Date of this Version
Individuals and organizations have operated for hundreds of years by planning and forecasting in an intuitive manner. It was not until the 1950s that formal approaches became popular. Since then, such approaches have been used by business, government, and nonprofit organizations. Advocates of formal approaches (for example, Steiner, 1979) claim that an organization can improve its effectiveness if it can forecast its environment, anticipate problems, and develop plans to respond to those problems. However, informal planning and forecasting are expensive activities; this raises questions about their superiority over informal planning and forecasting. Furthermore, critics of the formal approach claim that it introduces rigidity and hampers creativity. These critics include many observers with practical experience (for example, Wrapp, 1967). This chapter presents a framework for formal planning and forecasting which shows how they interact with one another. Suggestions are presented on how to use formal planning for strategic decision making. (For simplicity, references to planning and forecasting in this chapter will mean formal strategic planning and forecasting.) Planning is not expected to be useful in all situations, so recommendations are made on when planning is most useful. Descriptions of forecasting methods are then provided. Finally, suggestions are made on which forecasting methods to use when developing plans for a company.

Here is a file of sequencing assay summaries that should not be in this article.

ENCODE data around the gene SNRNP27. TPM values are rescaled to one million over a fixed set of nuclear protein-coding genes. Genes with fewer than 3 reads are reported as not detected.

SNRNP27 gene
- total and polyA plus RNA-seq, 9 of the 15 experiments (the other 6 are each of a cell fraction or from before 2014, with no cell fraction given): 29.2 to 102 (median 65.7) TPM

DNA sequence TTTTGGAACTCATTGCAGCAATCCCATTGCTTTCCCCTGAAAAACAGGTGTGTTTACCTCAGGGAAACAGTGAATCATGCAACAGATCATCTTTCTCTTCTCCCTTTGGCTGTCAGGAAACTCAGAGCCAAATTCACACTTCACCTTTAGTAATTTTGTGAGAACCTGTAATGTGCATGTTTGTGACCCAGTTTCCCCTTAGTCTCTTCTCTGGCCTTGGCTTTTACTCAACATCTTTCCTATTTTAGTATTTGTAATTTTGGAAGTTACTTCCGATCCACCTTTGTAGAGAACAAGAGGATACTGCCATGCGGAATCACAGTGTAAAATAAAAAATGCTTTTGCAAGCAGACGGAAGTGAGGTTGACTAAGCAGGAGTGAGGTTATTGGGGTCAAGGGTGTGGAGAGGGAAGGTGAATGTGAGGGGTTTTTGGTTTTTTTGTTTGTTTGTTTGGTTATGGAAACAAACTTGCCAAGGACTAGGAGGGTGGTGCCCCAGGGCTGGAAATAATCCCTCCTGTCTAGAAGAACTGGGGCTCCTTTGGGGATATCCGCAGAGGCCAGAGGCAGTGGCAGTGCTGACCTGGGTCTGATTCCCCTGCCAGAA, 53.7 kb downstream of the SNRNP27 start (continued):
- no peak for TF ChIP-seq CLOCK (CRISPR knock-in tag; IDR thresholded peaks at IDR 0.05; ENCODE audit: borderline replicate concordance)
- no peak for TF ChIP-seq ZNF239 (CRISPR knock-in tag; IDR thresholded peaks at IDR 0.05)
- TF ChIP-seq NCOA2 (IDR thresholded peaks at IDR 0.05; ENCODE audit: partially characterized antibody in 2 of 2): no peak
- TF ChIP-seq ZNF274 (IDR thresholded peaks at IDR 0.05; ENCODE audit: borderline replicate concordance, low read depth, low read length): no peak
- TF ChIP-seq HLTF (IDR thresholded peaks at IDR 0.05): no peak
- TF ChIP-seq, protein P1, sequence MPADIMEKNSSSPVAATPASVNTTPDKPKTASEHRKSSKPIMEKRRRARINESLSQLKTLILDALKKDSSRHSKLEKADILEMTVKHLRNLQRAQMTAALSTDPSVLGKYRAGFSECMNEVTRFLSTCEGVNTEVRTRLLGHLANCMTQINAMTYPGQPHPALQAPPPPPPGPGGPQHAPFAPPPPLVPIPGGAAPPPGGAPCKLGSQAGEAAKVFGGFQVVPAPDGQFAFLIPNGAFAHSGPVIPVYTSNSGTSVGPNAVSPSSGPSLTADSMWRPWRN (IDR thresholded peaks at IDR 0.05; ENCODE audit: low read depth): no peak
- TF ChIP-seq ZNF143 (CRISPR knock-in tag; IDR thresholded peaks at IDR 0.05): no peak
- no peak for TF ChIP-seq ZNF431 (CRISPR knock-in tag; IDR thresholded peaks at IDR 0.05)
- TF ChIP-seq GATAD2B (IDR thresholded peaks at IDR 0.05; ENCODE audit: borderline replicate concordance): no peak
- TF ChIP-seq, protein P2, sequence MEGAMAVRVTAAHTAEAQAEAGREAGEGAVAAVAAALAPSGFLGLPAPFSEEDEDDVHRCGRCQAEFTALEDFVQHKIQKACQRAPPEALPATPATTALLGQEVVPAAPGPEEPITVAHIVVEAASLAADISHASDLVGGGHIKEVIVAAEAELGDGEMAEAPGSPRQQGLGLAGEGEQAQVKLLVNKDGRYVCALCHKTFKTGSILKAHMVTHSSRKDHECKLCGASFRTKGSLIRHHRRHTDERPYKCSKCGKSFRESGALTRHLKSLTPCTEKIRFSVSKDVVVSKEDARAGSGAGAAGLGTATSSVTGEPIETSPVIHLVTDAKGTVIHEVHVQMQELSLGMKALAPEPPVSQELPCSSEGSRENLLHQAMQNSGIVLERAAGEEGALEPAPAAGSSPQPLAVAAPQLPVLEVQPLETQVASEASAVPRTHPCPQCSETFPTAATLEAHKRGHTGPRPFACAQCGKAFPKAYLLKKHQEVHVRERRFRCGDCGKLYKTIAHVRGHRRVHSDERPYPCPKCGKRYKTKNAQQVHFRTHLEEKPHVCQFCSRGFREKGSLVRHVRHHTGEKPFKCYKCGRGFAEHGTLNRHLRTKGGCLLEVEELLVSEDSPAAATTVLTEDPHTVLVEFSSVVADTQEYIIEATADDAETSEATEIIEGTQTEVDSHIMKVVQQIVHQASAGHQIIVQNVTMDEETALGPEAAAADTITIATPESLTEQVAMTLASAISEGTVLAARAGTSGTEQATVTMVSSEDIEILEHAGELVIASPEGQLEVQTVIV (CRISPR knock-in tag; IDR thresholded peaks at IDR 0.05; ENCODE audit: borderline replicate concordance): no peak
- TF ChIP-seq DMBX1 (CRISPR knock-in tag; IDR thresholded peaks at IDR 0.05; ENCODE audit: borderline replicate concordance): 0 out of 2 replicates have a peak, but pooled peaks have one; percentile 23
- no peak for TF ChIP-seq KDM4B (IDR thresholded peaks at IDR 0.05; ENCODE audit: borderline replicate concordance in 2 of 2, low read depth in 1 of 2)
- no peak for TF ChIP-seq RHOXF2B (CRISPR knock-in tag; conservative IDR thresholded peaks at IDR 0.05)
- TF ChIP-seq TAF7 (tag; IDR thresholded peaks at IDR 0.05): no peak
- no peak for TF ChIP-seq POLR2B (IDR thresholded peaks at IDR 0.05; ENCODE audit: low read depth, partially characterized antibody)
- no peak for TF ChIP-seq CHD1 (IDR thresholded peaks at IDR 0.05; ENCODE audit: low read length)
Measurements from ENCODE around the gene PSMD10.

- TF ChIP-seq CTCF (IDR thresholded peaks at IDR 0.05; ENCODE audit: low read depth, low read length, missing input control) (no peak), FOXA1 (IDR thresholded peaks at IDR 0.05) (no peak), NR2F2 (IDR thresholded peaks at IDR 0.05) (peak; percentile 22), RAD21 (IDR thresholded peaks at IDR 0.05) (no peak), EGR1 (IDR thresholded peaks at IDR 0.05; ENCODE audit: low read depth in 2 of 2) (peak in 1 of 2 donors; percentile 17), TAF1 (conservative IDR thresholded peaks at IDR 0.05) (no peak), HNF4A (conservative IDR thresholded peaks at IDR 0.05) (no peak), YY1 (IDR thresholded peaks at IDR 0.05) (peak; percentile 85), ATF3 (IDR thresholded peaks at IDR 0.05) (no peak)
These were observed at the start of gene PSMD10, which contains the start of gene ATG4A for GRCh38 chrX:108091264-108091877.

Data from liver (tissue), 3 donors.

Armstrong, J. S. (1983). Strategic Planning and Forecasting Fundamentals. Retrieved from https://repository.upenn.edu/marketing_papers/123
Date Posted: 18 June 2007
This document has been peer reviewed.
Postprint version. Published in The Strategic Management Handbook, edited by Kenneth Albert (New York: McGraw-Hill 1983), pages 1-32.
The author asserts his right to include this material in ScholarlyCommons@Penn.